• You get mail in your name that’s obviously intended for another person. (This person could be using your name and address.) 

  • There are suspicious items on your credit report 

  • You get medical bills in the mail. Or worse, you’re told you’ve reached your maximum benefit of your medical plan even when you know you didn’t use them up.  

  • You get W-2s for companies for whom you’ve never worked or the IRS notifies you of another tax return filed in your name. (Learn all about tax fraud here.) 

  • More certainly, you get an email or letter stating your information was compromised in a data breach.  

  • Your wallet and its contents are lost or stolen.  


However, there is a way to know if your information is exposed without having to wait until your spidey senses (or, you know, a letter from the IRS) come in. And that’s with an all-in-one, full-service identity protection plan — like this one from Kasasa Care and industry-leader Experian®. 


With three tiers of identity protection to choose from, each plan monitors over 600,000 pages and millions of data points (including on the dark web). And with real-time alerts*, you’ll be the first to know if your Social Security number, name, birthdate, address, and more are found where they shouldn’t be. (Plus, you’ll have access to 24/7 restoration assistance, lost wallet protection, and a Limited Power of Attorney if you need them.) The best part? It starts at just $8 a month — a steal compared to the $3.3 billion lost to fraud in recent years.**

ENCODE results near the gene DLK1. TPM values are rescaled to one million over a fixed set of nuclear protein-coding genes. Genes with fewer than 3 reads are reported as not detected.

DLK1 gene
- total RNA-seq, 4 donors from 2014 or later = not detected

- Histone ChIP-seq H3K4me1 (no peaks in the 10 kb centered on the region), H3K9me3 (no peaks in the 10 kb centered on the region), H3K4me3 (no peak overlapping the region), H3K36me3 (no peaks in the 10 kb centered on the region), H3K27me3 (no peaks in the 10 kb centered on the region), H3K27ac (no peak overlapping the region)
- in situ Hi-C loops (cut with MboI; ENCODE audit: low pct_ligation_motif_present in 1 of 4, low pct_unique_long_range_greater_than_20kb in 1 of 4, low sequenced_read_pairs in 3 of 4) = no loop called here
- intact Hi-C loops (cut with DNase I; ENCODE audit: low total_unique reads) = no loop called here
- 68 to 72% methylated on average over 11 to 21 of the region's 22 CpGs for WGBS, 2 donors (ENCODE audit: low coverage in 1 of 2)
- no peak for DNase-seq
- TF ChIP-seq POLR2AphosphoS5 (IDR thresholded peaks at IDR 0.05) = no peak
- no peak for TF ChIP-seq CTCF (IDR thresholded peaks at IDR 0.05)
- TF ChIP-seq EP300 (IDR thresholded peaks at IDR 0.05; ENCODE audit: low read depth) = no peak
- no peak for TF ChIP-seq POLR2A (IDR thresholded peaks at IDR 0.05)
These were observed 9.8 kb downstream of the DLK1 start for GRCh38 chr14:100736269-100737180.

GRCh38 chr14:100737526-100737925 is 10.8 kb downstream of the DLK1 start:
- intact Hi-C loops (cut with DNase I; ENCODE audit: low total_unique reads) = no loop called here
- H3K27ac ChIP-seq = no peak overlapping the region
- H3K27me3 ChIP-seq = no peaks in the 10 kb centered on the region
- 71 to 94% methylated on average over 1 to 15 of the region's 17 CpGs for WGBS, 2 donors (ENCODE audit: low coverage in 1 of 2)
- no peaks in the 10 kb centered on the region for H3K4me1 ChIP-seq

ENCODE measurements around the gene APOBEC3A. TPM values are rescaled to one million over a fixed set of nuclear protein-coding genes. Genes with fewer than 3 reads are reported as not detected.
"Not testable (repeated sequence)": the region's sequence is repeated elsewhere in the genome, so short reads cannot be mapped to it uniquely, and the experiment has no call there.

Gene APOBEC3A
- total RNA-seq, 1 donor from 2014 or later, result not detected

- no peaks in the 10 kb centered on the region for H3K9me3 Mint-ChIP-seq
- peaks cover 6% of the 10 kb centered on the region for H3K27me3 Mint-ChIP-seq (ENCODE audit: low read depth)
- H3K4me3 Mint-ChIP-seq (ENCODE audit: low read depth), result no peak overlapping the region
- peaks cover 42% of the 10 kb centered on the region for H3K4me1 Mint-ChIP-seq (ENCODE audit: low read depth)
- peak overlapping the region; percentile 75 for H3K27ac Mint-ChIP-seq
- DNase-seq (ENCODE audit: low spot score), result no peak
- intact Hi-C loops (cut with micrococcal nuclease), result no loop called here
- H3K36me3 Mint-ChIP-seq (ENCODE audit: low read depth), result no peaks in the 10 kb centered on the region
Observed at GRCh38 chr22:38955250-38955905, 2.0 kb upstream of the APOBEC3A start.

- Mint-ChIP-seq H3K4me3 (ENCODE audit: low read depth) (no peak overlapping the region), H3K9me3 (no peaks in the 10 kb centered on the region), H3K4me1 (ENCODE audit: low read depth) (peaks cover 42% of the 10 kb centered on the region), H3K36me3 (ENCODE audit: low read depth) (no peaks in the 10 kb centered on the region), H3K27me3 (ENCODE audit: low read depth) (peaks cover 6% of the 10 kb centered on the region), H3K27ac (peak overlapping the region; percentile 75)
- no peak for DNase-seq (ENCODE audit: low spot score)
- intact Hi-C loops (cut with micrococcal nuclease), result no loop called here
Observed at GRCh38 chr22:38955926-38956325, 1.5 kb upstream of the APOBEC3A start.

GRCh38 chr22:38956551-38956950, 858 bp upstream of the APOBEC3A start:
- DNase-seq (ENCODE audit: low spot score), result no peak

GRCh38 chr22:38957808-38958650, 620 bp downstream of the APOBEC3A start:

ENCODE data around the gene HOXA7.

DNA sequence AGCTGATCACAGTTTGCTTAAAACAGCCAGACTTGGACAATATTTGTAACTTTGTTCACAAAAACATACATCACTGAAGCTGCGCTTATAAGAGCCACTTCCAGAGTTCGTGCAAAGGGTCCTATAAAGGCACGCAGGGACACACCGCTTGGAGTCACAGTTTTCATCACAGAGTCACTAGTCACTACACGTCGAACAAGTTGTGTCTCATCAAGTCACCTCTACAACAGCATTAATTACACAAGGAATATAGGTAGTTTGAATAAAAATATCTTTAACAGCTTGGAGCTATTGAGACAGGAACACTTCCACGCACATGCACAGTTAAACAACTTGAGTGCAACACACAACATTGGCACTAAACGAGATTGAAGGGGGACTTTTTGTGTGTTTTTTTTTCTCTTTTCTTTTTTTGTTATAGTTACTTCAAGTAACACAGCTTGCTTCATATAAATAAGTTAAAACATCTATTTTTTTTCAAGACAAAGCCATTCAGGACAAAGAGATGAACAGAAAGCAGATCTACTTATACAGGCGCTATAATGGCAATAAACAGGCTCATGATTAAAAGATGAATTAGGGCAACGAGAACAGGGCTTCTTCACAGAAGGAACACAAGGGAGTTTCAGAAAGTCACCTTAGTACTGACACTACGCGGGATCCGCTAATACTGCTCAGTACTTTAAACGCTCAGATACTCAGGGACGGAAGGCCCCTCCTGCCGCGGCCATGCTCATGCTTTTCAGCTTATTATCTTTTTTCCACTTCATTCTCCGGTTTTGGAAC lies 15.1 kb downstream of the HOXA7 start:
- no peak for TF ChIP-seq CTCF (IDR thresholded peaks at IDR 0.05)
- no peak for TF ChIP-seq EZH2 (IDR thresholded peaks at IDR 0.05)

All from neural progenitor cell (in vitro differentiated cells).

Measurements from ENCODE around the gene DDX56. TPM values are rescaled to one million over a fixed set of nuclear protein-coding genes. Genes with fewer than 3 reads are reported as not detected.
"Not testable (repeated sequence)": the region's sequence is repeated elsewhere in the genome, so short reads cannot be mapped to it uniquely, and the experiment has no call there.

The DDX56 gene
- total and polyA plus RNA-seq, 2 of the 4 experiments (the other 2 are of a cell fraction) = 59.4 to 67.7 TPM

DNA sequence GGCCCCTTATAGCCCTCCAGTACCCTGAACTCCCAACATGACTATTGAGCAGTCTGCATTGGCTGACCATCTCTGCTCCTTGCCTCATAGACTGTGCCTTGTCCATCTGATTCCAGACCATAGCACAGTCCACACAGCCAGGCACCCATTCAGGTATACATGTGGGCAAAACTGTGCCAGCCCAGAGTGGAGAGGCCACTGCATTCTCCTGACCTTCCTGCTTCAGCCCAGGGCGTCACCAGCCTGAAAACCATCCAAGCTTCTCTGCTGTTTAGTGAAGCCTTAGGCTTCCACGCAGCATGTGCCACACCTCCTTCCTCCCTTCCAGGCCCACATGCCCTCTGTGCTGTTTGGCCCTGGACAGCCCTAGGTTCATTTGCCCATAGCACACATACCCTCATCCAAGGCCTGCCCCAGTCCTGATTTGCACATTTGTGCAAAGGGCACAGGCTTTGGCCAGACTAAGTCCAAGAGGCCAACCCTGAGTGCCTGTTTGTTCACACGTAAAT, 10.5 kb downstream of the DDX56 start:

Steps to take after a data breach  


No matter if you’ve got the peace of mind from identity protection or you’re still on the fence about the service, everyone should know what to do if you’ve been a victim of a data breach.  


1. Stay alert.

If you have been a victim of a data breach, the company may send you a notice or letter to inform you. Keep the letter — and everything else related to the incident. Pay attention to the news regarding the breach, your mail (if anything unfamiliar is sent to you), and your online presence (such as your email).